Kenyan athletics head says WADA 'satisfied' with progress on anti-doping program
Don't worry about missed deadline, Athletics Kenya president tells athletes
The head of Kenya's track and field federation said Tuesday that the World Anti-Doping Agency was "satisfied" with the country's progress in improving what was a feeble anti-doping program and told Kenyan athletes not to worry about another missed deadline.
Despite the failure to pass anti-doping legislation by Tuesday, the second time the country has missed a WADA deadline, Athletics Kenya acting president Jackson Tuwei said they had done enough to avoid serious sanctions, including a possible international ban.
"The government has forwarded a report to WADA to show the progress that has been done in complying with the WADA regulations," Tuwei said at a trials meet for junior athletes in Nairobi. "I'm also aware they (WADA) have accepted the documents and are satisfied with the progress."
Tuwei called on Kenyan athletes to continue their preparations for the Rio de Janeiro Olympics in August "without bothering about the deadline."
Despite Tuwei's confidence, WADA's independent compliance review committee was due to meet later Tuesday to discuss Kenya's situation, with the distance running power in the midst of a doping crisis.
Forty Kenyan athletes have been banned for doping since the 2012 Olympics and four senior track officials are under investigation for wrongdoing that includes potential coverups of drug cases. That, along with Kenya's weak anti-doping program, could lead WADA to declare it non-compliant with global rules.
That may then lead to further sanctions by the International Association of Athletics Federations, which hasn't ruled out a ban from international competition for Kenya if there is evidence of serious problems with its program. The IAAF banned Russia from international competition after WADA declared it non-compliant with its anti-doping code.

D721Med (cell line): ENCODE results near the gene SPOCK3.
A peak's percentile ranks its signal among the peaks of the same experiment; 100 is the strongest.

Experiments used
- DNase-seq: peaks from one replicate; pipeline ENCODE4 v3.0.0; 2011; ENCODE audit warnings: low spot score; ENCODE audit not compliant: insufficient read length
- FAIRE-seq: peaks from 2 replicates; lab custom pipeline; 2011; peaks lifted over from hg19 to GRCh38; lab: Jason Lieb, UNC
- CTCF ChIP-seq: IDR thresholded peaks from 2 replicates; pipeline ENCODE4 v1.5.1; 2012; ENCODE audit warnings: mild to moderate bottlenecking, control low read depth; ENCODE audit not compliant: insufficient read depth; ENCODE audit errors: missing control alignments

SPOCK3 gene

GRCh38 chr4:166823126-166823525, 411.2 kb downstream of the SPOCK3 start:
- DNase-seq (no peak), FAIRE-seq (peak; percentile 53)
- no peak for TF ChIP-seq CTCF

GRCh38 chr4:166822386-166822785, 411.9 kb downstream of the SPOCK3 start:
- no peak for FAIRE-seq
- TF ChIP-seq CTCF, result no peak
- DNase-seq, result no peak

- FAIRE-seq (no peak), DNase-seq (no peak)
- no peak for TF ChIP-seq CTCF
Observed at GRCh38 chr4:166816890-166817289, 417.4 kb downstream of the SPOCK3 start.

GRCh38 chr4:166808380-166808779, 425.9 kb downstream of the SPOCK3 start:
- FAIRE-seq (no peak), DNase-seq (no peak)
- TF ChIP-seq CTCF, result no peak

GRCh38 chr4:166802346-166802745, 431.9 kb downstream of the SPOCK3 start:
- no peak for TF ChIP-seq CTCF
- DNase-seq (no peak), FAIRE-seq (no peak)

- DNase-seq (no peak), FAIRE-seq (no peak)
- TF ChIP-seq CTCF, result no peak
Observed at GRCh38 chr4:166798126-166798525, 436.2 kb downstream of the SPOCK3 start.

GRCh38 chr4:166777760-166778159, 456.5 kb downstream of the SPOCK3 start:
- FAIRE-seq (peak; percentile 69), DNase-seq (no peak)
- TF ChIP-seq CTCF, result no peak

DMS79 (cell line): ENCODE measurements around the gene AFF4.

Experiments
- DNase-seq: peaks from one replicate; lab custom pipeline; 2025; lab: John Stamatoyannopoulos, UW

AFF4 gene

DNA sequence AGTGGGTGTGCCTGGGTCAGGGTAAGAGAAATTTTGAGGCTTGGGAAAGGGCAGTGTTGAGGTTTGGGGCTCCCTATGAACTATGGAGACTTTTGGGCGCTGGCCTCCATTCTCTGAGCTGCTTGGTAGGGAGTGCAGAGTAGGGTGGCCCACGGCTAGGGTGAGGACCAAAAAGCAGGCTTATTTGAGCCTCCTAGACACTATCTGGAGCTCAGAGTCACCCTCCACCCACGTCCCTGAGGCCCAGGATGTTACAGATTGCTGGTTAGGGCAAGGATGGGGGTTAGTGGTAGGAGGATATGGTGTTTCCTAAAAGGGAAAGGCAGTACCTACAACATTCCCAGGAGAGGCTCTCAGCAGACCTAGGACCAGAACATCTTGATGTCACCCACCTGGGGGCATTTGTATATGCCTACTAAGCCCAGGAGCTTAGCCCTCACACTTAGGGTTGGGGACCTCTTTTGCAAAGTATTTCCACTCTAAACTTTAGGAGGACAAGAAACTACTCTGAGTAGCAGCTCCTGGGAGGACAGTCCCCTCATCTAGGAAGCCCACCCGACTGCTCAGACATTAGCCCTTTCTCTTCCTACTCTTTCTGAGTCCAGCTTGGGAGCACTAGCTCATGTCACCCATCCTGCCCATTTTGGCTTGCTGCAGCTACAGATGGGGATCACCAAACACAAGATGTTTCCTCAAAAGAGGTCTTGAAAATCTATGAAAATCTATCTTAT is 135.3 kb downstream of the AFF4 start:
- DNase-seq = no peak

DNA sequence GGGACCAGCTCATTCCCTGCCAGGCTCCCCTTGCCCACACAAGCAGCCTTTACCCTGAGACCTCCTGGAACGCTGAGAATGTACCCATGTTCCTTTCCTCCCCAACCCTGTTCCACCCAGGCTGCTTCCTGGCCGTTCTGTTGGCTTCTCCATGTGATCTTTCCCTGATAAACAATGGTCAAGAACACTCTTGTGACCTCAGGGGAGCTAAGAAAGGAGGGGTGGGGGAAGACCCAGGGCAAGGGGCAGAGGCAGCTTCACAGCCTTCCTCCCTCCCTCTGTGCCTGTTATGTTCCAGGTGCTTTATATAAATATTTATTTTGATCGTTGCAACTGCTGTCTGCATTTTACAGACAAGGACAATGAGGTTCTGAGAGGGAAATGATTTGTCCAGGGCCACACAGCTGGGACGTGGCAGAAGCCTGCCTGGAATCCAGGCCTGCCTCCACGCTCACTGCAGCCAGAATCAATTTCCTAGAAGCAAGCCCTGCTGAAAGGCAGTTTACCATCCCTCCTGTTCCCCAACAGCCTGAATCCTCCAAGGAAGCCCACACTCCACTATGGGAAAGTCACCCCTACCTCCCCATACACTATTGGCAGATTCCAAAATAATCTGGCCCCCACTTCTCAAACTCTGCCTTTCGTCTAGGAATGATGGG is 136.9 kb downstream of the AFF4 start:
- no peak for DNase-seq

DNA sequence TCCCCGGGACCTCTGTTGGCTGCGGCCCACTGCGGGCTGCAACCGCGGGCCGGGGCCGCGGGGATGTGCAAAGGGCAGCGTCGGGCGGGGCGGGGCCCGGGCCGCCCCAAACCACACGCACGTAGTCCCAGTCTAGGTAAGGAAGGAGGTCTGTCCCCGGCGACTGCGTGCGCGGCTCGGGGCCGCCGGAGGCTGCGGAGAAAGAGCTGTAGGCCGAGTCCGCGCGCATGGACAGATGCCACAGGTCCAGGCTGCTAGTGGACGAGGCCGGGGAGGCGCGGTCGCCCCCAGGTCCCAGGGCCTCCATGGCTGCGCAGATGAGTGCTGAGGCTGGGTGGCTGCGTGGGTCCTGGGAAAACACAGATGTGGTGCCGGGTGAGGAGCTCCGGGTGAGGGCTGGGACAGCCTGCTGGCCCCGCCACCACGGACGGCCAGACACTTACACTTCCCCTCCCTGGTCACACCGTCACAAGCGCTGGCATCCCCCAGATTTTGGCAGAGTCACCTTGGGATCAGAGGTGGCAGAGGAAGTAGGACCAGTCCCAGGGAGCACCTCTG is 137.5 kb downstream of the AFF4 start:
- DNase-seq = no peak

Top Kenyan runners, including 800-meter world record-holder David Rudisha, have expressed fears that they could be banned from the Olympics as a result of inaction by their authorities.
For years, WADA has asked Kenyan authorities to make progress in four areas: Pass an anti-doping law, set up a national anti-doping agency, fund that agency and give it powers to enforce bans, and establish drug-testing labs in Kenya.
Although Kenya has not passed doping legislation — a proposed law has only been debated once by lawmakers — there has been some progress with the others.
WADA's compliance review committee will meet Tuesday, and then make a recommendation to WADA's board at its meeting on May 12. The board will make the final decision over whether to declare Kenya non-compliant.
Kenya's doping problems have been exacerbated by revelations by The Associated Press that a senior official allegedly attempted to extort money from athletes in exchange for lenient bans. Also, the AP has discovered that some Kenyan athletes have been competing in international events while banned for doping.
The Kenyan government was in contact with both WADA and the IAAF and was "optimistic" that there wouldn't be a ban, sports minister Hassan Wario told local media on Tuesday.